‘We Are X’, The Documentary About X JAPAN, At The Grammy Museum Wednesday, April 18th 2018

Written by | April 19, 2018 14:50 pm | No Comments

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X Japan’s Yoshiki with Limp Bizkit’s Wes Borland

 

They are big in Japan, and you probably haven’t heard of them. They are mega huge in Japan I should say, and despite the fact they have been around since the mid ‘80s, many of us have never heard of X… Not that Californian punk-country band, but X Japan, the metal rock band from Japan, who are making a mega comeback with a desire to become big everywhere.

I didn’t know much about the most successful rock band in Japan history until last night, but it’s not the case anymore after the screening of the documentary ‘We Are X’, directed by Stephen Kijak, and which chronicles their dramatic and tumultuous story till their recent comeback.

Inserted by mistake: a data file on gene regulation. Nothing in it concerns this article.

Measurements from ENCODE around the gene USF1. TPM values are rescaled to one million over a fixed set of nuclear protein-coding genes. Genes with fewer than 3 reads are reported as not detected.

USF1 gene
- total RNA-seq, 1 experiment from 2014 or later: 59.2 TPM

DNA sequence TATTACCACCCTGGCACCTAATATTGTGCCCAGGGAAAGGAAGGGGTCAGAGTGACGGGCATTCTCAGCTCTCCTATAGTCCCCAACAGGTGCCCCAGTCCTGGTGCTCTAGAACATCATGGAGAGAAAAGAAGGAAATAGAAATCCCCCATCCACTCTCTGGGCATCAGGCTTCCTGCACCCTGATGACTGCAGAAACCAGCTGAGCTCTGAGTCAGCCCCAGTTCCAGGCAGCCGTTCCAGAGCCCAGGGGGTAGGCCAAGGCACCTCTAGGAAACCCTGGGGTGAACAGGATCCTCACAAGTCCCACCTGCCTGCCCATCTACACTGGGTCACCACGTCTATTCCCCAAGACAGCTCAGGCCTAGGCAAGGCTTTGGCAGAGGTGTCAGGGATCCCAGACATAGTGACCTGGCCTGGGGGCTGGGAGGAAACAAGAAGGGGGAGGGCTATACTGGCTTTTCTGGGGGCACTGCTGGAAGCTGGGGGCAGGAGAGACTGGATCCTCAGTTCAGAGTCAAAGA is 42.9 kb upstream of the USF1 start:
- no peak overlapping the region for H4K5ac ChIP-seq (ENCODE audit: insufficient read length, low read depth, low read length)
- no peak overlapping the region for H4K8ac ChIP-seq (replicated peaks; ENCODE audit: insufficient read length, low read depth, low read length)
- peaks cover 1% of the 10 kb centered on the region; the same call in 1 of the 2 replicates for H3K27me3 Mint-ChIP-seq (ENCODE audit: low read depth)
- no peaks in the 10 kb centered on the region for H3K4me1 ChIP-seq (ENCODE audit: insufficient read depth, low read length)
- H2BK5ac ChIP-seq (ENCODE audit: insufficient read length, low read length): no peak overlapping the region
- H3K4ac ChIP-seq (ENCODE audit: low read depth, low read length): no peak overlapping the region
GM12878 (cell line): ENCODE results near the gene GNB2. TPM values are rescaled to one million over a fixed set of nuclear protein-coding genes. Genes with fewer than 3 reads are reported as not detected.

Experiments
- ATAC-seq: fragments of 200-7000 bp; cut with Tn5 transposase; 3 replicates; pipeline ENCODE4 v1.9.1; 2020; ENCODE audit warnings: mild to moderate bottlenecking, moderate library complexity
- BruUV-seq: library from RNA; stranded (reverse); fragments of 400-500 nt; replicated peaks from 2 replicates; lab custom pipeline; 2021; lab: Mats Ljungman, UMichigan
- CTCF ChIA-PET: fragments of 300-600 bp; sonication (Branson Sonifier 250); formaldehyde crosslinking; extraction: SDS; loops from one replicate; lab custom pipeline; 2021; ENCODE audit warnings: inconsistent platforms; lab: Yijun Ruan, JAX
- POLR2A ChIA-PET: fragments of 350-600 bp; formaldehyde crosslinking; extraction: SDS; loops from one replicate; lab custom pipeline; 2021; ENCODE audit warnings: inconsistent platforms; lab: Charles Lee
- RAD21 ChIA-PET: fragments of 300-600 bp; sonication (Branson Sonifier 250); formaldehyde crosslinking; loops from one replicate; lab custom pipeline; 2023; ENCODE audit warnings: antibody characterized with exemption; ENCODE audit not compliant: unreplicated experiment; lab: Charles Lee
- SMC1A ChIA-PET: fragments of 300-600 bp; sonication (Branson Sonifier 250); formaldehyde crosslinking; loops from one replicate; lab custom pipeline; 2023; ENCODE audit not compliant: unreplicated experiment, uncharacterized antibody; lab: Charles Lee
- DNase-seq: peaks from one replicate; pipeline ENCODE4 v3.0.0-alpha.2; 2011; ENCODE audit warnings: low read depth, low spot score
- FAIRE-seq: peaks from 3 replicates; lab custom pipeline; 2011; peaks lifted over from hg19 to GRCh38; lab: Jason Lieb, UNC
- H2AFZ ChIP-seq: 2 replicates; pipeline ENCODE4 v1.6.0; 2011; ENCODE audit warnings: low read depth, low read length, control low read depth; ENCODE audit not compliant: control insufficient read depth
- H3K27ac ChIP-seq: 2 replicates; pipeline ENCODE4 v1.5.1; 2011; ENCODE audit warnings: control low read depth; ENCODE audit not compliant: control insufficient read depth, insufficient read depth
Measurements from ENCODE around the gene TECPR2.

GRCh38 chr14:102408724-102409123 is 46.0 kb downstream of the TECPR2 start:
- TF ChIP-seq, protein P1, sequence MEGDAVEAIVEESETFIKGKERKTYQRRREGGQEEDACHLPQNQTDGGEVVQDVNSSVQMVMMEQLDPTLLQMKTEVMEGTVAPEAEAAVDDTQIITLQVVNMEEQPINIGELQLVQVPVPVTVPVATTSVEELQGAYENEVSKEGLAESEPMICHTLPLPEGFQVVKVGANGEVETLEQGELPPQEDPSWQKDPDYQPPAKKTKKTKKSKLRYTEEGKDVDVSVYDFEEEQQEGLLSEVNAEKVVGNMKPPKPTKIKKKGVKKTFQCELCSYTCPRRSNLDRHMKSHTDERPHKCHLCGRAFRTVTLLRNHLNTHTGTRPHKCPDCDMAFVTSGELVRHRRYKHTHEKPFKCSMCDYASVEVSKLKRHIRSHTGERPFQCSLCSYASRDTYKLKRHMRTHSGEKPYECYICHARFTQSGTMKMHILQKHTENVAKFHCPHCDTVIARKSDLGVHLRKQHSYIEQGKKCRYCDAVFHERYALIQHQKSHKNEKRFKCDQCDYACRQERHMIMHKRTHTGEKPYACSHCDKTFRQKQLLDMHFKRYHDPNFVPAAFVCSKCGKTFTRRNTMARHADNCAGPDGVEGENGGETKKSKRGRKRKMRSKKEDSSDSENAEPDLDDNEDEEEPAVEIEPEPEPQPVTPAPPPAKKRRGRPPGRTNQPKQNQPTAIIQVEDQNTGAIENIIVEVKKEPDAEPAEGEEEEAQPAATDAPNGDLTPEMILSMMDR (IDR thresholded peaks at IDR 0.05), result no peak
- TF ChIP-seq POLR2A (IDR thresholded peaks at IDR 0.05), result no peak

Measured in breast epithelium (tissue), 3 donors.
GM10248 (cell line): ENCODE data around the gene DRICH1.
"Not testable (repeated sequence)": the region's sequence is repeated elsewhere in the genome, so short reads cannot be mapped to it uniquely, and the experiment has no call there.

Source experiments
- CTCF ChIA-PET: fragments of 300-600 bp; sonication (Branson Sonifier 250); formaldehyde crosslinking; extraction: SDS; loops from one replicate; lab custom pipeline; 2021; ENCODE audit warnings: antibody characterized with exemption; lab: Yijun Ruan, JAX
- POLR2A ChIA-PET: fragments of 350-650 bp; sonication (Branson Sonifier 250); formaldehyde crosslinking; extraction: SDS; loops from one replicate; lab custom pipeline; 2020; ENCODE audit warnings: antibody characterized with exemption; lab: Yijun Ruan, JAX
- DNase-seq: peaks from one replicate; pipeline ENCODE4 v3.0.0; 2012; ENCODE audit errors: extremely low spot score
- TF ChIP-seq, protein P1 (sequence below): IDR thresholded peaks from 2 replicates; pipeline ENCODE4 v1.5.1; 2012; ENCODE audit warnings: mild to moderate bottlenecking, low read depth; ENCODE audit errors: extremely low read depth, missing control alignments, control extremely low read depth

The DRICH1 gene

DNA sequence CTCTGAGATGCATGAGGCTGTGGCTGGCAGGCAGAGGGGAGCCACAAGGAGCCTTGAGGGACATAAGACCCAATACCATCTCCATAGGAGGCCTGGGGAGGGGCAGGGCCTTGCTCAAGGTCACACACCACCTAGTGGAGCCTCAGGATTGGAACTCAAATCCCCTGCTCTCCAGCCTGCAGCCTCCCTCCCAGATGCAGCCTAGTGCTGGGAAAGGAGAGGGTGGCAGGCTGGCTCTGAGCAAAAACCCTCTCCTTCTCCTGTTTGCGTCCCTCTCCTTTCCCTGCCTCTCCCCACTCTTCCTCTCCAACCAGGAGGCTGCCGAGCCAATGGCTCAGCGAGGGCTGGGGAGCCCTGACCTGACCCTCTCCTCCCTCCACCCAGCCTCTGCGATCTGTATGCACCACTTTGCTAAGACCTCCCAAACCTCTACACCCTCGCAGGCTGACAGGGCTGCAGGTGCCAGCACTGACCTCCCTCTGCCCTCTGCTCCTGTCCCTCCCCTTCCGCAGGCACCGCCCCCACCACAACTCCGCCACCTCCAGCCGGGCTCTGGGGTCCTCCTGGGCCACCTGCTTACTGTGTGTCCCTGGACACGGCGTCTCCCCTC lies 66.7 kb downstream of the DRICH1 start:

The central character of the movie is the band frontman Yoshiki, who is first a drummer, but also a pianist and the composer of the music. He walks through the movie, which is his own personal life story, like a romantic and tragic character, while becoming a triumphant survivor.

If any music documentary has some unavoidable debauchery and decline followed by a redemption episode, ‘We Are X’ has no sex and no drugs but only pure rock ‘n’ roll, the movie has no sin but only pain, extreme pain forever endured by Yoshiki due to his crazy drumming style. he has an incredible way to combine fragility and femininity (he has an undeniable androgynous look) with brutality and power (he plays drums with a forceful energy and used to hit insane tempo, practically unheard of). Because of his violent style, he is a broken-bone man, he wears a permanent neck brace since his 1995 neck injury, and has sustained many injuries. Beside an artificial disc inserted into his neck vertebrae, he also had tendinitis, carpal tunnel syndrome, and I can only imagine the pain he has to endure during the physical performance he calls a concert. ‘Everything fades away in this world, but pain never disappears’ he says toward the end of the movie. We see him spending some time with doctors during the movie but despite the professionals’ repeated advices to slow down, he doesn’t seem to do so and continues to perform through excruciating pain.